And there are also many other things which Jesus did, the which, if they should be written every one, I suppose that even the world itself could not contain the books that should be written. Amen.
Matthew was converted to Christ during the time when he was collecting taxes for the Romans (Mark 2:14; Luke 5:27). And, by the way, his was a very despised profession in that day. Then, one life-changing day, Jesus crossed his path. When he went to work that day, his name was Levi but, after Jesus called him, Christ changed his name to Matthew which means gift of God.
Matthew identifies himself as the writer of his
in chapter 10, verse 13. There, he calls himself, Matthew the
tax-gatherer. Interestingly, Matthew's first written
work was one which he wrote
in Hebrew to the Jewish people attempting to prove that
Jesus was their Messiah. Papias, leader of the church in Hierapolis in the first
half of the second century, spoke of this work saying, Matthew comprised the
Logia in the Hebrew tongue; and each one interpreted them as he was able.
Irenaeus, Bishop of the church in Gaul (AD 202) also referred to this original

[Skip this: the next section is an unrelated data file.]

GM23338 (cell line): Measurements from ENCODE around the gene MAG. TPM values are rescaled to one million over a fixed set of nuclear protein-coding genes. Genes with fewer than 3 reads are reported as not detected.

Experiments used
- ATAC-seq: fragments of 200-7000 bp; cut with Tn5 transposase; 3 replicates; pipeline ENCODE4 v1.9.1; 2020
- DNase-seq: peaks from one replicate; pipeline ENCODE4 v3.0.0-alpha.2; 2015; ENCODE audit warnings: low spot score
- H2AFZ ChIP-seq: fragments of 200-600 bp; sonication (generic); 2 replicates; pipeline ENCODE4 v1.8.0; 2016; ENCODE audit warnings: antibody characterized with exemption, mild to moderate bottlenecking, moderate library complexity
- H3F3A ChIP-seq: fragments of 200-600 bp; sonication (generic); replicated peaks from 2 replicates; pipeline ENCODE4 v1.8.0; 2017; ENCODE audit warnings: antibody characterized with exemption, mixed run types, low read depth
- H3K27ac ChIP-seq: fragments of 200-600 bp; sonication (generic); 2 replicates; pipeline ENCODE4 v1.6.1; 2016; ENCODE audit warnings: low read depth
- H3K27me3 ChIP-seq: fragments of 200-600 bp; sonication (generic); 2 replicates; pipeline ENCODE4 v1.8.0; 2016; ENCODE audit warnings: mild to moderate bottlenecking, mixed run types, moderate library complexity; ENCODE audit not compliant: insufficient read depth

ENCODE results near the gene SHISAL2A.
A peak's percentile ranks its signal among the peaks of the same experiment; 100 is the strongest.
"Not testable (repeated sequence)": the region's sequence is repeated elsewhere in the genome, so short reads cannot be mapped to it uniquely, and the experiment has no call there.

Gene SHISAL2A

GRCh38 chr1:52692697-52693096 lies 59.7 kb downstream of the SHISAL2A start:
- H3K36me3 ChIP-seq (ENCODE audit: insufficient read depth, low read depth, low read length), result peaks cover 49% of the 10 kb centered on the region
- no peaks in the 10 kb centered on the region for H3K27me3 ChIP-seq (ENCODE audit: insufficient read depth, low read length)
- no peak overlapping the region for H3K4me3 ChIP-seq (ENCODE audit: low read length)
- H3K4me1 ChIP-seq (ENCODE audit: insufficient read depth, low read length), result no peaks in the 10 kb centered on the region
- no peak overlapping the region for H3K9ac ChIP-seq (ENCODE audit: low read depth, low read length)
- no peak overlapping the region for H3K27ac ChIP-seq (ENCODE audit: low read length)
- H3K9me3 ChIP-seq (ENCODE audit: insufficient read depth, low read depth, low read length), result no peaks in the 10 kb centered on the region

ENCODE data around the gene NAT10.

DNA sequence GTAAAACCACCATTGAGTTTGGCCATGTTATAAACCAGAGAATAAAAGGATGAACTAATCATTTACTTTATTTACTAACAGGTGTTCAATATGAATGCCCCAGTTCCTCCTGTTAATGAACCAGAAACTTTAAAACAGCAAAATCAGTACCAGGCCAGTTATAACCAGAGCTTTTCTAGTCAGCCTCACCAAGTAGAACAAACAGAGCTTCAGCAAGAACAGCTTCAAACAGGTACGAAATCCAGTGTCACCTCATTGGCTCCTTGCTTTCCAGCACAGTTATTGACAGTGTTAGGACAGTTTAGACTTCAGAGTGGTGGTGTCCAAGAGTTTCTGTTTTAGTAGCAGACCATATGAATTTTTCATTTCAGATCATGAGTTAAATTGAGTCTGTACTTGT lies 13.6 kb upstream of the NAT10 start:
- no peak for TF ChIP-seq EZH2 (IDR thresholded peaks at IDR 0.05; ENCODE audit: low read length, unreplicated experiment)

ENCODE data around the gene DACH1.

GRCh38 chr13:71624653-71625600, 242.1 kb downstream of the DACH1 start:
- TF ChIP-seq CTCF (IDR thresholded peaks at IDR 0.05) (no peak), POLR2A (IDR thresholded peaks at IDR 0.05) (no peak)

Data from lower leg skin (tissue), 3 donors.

writing from Matthew saying, Matthew also issued a written Gospel ... written almost exclusively in the Hebrew language. What became of Matthew's work, we do not
know. Obviously, it was not the inspired Word of God, so it was not preserved by
Christ for his Church. That's
because it was written exclusively for the Jewish people but the Lord
chose a much more exacting language ... Koine Greek ... for the writing
of his New Testament documents (Did you know that Greek as 9 tenses for
verbs ... as opposed to, say, English, that only has 3?).
Around AD 45 or so, Matthew wrote the Gospel that now bears his name. This one, he wrote in Greek. As it turned out, it was indeed the inspired Word of God and has been recognized as such to this day. The early church fathers strongly testify to the fact that Matthew wrote this Gospel. Origen and others said that Matthew was its author and, in the second century, almost everyone recognized it as such.